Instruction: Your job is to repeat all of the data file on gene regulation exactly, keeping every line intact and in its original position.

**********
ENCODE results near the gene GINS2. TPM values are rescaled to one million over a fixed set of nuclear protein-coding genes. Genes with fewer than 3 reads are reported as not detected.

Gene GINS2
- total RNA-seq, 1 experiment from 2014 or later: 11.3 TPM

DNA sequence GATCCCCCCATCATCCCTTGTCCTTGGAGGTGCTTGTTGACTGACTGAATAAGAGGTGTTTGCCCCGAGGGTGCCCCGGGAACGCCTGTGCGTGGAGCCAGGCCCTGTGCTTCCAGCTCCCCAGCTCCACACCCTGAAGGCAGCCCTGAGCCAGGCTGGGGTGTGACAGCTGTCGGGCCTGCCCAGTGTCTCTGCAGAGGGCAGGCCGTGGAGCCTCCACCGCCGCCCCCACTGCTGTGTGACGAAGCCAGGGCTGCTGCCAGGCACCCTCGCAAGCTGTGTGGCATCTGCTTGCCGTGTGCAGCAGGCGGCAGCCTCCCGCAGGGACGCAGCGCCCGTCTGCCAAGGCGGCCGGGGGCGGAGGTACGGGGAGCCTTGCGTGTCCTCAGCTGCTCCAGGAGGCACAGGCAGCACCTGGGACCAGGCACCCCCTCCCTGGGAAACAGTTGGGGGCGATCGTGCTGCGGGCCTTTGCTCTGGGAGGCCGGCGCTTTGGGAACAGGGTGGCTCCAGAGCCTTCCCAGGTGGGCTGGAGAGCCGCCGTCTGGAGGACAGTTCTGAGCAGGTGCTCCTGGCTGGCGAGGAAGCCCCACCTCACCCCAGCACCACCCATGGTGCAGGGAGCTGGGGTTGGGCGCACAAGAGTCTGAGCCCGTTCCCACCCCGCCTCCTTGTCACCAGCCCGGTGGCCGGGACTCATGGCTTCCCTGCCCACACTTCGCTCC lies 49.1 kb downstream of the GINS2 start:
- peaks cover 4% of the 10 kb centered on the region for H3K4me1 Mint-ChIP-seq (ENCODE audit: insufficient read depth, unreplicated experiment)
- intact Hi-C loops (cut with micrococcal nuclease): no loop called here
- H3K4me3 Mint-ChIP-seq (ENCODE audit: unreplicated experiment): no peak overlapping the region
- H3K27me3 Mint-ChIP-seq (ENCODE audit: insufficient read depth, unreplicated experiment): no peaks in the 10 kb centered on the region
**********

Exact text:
ENCODE results near the gene GINS2. TPM values are rescaled to one million over a fixed set of nuclear protein-coding genes. Genes with fewer than 3 reads are reported as not detected.

Gene GINS2
- total RNA-seq, 1 experiment from 2014 or later: 11.3 TPM

DNA sequence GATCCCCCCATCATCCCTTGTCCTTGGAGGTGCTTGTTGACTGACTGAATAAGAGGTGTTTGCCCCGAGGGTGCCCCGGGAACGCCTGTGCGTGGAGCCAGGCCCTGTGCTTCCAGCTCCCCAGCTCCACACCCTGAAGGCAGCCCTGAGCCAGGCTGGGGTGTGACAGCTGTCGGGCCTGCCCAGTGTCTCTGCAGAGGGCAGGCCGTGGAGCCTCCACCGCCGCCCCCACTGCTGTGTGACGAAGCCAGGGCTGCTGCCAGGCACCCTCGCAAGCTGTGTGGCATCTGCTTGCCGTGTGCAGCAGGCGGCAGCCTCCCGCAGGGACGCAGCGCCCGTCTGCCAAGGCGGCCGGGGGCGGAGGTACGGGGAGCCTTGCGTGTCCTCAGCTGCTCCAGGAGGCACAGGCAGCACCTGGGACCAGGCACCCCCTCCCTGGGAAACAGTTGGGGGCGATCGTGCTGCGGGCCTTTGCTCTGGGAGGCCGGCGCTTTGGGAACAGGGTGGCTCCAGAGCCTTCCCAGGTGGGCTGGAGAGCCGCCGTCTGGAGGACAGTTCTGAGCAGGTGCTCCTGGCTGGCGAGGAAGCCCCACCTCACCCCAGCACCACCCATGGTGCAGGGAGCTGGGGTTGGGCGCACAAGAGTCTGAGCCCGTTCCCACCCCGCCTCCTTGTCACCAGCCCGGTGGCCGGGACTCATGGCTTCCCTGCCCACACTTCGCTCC lies 49.1 kb downstream of the GINS2 start:
- peaks cover 4% of the 10 kb centered on the region for H3K4me1 Mint-ChIP-seq (ENCODE audit: insufficient read depth, unreplicated experiment)
- intact Hi-C loops (cut with micrococcal nuclease): no loop called here
- H3K4me3 Mint-ChIP-seq (ENCODE audit: unreplicated experiment): no peak overlapping the region
- H3K27me3 Mint-ChIP-seq (ENCODE audit: insufficient read depth, unreplicated experiment): no peaks in the 10 kb centered on the region